Law enforcement officers too ‘concerned about barking dogs’

Dog barking remains a nuisance according to statistics recorded for August.

City law enforcement officers are failing Kraaifontein residents by prioritising dog-barking complaints over more serious issues, a sub-council meeting heard last week.

Councillors grilled two City law enforcement officers who presented statistics at the Sub-council 2 meeting. According to the August stats for area north, there were more than 2000 animal-noise and nuisance complaints; one arrest for property damage; 15 informal structures demolished; five informal and illegal traders removed; one illegal dumping reported and 17 homeless people fined and removed.

Councillor Siseko Mbandezi said he found the statistics disturbing as land invasions, informal and illegal trading- and dumping continued to plague areas such as Wallacedene, Bloekombos and Kraaifontein.

“On every street corner in Bloekombos and Kraaifontein, there is a container shop or people selling fruit and veg or fish. This is causing a big stink in our communities, but you guys are concerned about barking dogs,” he said.

Law enforcement officer Renald Webster said the team focused on the complaints they received.Complaints were often resolved after a warning notice was delivered, he said.

If the barking persisted, a docket was compiled, he said.

It included an observation diary by the officer and statements from all neighbours.The docket then went to the City’s legal services department.

“The officer is also able to issue a fine if they find that the animal by-law has been contravened. And if the officers find that dogs are being neglected, this is reported to the SPCA,” he said. Mr Siseko interrupted: “I have a problem with the energy your team is putting into dog-barking complaints instead of people who are out there breaking the law.”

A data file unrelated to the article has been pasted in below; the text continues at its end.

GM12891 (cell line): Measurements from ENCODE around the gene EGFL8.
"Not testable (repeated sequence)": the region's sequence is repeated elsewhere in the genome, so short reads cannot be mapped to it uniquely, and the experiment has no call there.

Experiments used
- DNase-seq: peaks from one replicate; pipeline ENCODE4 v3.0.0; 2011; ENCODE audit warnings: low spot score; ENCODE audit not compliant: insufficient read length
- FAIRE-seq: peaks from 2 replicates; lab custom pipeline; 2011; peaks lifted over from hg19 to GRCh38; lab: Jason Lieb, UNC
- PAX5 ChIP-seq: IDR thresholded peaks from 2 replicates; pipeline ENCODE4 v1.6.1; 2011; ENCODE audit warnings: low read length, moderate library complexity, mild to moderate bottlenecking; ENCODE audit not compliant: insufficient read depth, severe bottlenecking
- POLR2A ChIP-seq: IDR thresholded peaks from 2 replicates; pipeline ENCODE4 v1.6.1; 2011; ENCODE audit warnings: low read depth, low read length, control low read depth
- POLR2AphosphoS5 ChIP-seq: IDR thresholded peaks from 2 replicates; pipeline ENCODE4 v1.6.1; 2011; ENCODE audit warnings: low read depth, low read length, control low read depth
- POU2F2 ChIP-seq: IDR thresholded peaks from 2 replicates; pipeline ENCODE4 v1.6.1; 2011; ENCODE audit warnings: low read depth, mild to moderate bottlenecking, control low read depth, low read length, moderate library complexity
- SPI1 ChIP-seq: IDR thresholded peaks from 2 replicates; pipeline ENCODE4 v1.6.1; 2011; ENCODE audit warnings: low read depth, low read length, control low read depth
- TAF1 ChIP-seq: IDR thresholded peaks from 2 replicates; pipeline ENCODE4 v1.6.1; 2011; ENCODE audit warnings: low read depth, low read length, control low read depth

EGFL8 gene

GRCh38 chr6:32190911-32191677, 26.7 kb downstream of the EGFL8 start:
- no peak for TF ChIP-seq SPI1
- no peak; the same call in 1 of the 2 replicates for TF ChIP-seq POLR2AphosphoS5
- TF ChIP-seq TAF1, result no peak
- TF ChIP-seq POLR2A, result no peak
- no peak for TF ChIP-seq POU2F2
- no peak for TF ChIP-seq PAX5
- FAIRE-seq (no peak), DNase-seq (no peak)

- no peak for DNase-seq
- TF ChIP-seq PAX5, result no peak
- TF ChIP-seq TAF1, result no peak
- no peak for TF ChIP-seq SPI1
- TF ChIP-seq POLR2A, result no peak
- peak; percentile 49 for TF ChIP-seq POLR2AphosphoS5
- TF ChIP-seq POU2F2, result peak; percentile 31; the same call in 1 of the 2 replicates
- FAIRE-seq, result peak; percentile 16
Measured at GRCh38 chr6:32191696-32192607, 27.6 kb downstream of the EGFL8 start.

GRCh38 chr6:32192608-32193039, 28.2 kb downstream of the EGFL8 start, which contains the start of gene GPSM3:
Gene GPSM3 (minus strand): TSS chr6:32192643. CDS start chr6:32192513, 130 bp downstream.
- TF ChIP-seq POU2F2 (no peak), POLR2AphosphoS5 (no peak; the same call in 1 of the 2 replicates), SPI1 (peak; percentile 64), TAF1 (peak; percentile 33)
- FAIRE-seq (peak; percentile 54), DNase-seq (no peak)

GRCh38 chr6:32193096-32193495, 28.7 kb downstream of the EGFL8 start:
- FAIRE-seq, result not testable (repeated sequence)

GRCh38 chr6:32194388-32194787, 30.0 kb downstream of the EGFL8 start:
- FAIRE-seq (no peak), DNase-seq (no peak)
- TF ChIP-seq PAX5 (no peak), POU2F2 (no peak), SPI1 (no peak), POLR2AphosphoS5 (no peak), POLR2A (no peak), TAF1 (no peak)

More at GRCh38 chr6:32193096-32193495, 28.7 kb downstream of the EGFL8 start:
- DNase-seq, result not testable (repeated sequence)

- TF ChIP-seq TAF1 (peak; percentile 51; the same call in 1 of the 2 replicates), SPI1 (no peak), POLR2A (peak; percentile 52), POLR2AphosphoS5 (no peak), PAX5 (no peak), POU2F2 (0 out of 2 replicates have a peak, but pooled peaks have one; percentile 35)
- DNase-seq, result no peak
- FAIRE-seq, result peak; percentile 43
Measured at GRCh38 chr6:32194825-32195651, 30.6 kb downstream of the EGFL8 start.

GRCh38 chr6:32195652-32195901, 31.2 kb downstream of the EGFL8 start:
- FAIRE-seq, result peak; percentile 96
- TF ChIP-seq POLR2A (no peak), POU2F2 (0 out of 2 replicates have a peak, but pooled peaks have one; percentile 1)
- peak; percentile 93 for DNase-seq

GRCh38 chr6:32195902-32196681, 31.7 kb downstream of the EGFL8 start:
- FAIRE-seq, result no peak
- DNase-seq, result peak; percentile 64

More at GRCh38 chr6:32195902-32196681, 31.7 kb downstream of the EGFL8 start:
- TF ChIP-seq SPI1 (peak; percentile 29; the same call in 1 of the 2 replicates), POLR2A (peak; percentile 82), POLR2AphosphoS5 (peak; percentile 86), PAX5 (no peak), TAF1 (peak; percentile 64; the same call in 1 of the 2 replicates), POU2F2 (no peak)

Ward 102 councillor Rhynhardt Bresler said: “I am frustrated and can understand my colleague’s frustration, as too much time is spent on finding out if a dog barking is really a problem or not, as per the complaint.”

“In this time, illegal dumpers and shacks could be removed and illegal trading could be stopped. Let residents first sort out the problem with their neighbours who own noisy dogs,” he said.

Ward 6 councillor Simpiwe Nonkeyizana said that less than a month ago he had reported land invasions of two shacks behind Hector Peterson Secondary School in Wallacedene but no action had been taken and now more than 20 shacks had mushroomed there.

“If you had control over removing those shacks at the time it was reported and kept your eye on the area, those shacks wouldn’t have been built there, but my requests were ignored. And if you go there now to remove them, there will be trouble, but this could have been prevented,” he said.

Confused, Officer Webster and his colleague, Abraham Basson, said they did not have any answers for the councillors.

Law enforcement spokesman Wayne Dyason did not respond to questions by the time this edition went to print.